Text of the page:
I’d like to thank the Academy
Howard coaxes decent performances from his talented cast — particularly Nash’s love interest, Alicia, played by Jennifer Connelly — but I found Crowe’s stunted introversion unnatural and at times a little silly. There’s a moment later in the film when Nash has returned to academia, and walks through the university campus with a strange gait, which one of the students imitates behind his back to make his friends laugh. To me, it looked like the extra was taking the mick out of Crowe’s performance — I kept thinking of Tropic Thunder, and the infamous “Never go full retard” speech, referencing how the Academy has often rewarded depictions of mental illness as long as the characters are palatably exceptional in some way.
After the genre-defining success of Gladiator, it was an enormous departure for Crowe to leap from brawn to brains, and felt like a conscious refusal to be typecast, to take on something challenging and nuanced, to prove he could do more than gruffly bark threats of vengeance. To win an Oscar for acting, perhaps? Alas, for me, the performance remains unconvincing.
A Beautiful Mind, then, is a decent film — with an unexpected mid-movie twist that actually makes its second half more interesting — and a fitting tribute to a man of extraordinary intelligence and a debilitating mental illness.
No man’s landmine
From one man’s madness imagining a war, to a war compounded by the mad, the Foreign-Language Film winner was Bosnian-Herzegovinian movie No Man’s Land. This battlefield drama is set during the Bosnian war in the 1990s, when the breakup of federal Yugoslavia led to separatists from its individual states fighting for ethnic nationalism.
When a Bosniak relief troop gets lost in a dense fog on their way to the front line, they wake to the bright sunshine and find themselves directly between enemy lines. The Serbs open fire and the unit is almost entirely killed, but for one soldier, Čiki, who wakes in a trench with a bullet wound in his shoulder.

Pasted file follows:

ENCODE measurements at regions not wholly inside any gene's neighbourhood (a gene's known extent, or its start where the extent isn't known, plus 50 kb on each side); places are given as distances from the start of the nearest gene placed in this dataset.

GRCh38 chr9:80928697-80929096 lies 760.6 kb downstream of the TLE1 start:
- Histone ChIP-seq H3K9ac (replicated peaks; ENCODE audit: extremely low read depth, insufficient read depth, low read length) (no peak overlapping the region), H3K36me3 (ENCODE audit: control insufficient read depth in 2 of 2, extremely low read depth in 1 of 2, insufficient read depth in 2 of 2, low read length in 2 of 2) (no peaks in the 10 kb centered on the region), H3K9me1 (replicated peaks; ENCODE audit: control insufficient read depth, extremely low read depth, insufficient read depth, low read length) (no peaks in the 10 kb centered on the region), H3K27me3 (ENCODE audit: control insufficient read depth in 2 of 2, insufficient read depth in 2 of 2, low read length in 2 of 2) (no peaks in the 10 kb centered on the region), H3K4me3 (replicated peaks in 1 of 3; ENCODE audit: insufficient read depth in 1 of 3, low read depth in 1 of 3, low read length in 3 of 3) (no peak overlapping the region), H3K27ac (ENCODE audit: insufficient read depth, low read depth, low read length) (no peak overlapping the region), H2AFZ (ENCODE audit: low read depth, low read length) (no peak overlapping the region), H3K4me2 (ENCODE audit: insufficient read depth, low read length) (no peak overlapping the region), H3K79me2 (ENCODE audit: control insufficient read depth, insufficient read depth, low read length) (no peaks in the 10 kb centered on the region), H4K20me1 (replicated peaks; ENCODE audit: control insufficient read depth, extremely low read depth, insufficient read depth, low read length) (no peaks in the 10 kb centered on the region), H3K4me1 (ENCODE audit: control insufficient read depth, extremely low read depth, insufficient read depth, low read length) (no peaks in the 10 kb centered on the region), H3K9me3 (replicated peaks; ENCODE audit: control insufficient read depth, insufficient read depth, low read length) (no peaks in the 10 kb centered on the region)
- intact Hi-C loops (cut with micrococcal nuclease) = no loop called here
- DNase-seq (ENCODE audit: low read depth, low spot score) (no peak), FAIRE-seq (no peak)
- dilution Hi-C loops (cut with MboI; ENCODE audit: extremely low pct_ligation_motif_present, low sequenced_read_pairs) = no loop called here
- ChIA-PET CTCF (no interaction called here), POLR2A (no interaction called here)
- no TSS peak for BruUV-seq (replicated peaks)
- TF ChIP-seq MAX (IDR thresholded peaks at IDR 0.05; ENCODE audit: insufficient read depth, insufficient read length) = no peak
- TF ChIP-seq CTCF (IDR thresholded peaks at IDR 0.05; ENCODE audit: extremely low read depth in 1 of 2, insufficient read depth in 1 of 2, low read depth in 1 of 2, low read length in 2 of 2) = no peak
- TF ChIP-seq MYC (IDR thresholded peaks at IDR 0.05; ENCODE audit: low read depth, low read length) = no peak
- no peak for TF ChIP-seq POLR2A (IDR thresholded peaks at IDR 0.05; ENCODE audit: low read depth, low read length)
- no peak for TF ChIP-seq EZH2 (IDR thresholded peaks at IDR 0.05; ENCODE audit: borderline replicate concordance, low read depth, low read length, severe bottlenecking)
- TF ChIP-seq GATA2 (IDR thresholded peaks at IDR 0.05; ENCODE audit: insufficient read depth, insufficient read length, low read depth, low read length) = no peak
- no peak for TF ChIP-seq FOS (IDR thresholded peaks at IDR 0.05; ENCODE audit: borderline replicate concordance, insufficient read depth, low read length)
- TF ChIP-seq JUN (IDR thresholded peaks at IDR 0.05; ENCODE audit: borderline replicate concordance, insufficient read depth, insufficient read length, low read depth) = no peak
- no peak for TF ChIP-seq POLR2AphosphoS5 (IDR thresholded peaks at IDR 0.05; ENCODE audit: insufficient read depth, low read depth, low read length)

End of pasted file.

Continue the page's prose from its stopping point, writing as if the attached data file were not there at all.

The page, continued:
Two Bosnian Serbs are sent to investigate, but when they can’t find any survivors, the older of the two drags a body of a Bosniak into the trench and plants a devious jumping mine under him, so that whoever comes to bury the dead will be ripped to shreds. Čiki opens fire on the two Serbs, killing the man who made the mine, and wounding the younger of the two, Nino.
Unfortunately, the body that the Serbs booby-trapped is not yet a corpse, but rather unconscious. That’s when Cera wakes up, and they realise they’ll all be killed if he moves.
It sounds chilling — and the film certainly has its flinch-inducing moments — but the emphasis is on the absurdity of the situation rather than the violence. When Čiki and Nino are being shelled by the Serbs, they cower in a hovel and berate each other for starting the war, like two men in a sports bar arguing over a penalty decision. Only, at this point, Čiki has the gun, and so Nino is forced into admitting culpability. When the tables are turned later, Nino ensures Čiki admits his side started it — both making admissions under duress without the faintest glimpse of progress, and taking turns to be the bully.
When both sides call the UN to extract the men from no man’s land, an English war reporter (Katrin Cartlidge doing a somewhat sketchy impression of Kate Adie) tunes into the UN’s radio frequency and wants to chase the story. Meanwhile, the UN high command (played by Simon Callow) forbids his sergeant, Marchand (Georges Siatidis), from helping, arguing that their objectives are only to provide humanitarian aid, and not to take sides.